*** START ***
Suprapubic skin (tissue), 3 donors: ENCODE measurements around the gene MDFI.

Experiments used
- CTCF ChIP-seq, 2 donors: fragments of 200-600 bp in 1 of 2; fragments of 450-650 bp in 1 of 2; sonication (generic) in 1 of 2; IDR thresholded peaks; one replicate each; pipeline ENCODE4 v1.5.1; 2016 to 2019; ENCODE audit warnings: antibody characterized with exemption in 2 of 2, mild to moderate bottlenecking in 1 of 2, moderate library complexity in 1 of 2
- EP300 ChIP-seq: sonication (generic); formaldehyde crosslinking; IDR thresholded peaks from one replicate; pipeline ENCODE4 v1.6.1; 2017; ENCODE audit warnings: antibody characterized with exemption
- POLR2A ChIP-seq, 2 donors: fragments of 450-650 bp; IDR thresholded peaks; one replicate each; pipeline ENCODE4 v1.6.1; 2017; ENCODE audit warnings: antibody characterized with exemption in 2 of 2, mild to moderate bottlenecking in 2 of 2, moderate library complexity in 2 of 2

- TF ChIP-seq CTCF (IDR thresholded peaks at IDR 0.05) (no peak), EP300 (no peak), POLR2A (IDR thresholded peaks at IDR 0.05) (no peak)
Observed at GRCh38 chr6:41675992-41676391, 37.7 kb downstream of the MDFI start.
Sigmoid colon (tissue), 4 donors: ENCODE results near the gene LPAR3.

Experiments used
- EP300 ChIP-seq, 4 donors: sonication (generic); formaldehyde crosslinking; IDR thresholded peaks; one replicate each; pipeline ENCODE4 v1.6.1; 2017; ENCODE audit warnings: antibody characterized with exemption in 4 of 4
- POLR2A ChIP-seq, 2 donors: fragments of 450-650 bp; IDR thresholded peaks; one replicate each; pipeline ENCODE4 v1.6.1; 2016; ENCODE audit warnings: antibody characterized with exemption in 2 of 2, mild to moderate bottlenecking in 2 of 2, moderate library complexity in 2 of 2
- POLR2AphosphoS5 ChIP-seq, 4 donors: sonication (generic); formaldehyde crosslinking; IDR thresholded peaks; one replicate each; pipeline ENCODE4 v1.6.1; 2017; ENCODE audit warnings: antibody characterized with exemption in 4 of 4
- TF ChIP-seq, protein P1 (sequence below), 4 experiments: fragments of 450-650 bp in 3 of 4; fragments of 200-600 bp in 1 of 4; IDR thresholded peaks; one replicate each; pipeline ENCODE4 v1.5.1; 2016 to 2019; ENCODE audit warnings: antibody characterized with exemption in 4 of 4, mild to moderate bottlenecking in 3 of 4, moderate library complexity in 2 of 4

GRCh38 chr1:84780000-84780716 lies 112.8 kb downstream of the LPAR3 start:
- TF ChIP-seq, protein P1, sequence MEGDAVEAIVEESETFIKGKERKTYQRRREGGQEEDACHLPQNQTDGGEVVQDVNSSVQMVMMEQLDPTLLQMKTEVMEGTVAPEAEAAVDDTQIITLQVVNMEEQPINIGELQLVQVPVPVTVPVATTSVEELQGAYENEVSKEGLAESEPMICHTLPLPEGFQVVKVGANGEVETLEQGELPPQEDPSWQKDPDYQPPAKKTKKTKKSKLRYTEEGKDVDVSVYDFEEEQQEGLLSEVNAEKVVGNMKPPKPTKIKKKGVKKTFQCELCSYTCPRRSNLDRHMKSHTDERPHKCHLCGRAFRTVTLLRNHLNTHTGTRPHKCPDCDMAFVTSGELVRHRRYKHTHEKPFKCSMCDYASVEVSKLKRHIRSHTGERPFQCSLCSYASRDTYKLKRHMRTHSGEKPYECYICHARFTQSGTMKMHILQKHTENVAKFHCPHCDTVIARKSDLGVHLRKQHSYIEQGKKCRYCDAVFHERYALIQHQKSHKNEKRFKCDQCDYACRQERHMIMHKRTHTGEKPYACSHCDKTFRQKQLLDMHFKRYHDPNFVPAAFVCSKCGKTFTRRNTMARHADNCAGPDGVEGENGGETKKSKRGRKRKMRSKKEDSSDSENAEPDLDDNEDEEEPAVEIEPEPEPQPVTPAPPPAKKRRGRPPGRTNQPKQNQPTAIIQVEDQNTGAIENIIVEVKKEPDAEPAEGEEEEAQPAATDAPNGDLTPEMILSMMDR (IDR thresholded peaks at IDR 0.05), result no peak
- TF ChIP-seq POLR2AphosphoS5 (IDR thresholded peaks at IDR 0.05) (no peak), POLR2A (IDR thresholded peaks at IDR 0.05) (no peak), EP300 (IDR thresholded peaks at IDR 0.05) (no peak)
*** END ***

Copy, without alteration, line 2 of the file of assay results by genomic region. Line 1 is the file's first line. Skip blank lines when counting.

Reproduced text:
Experiments used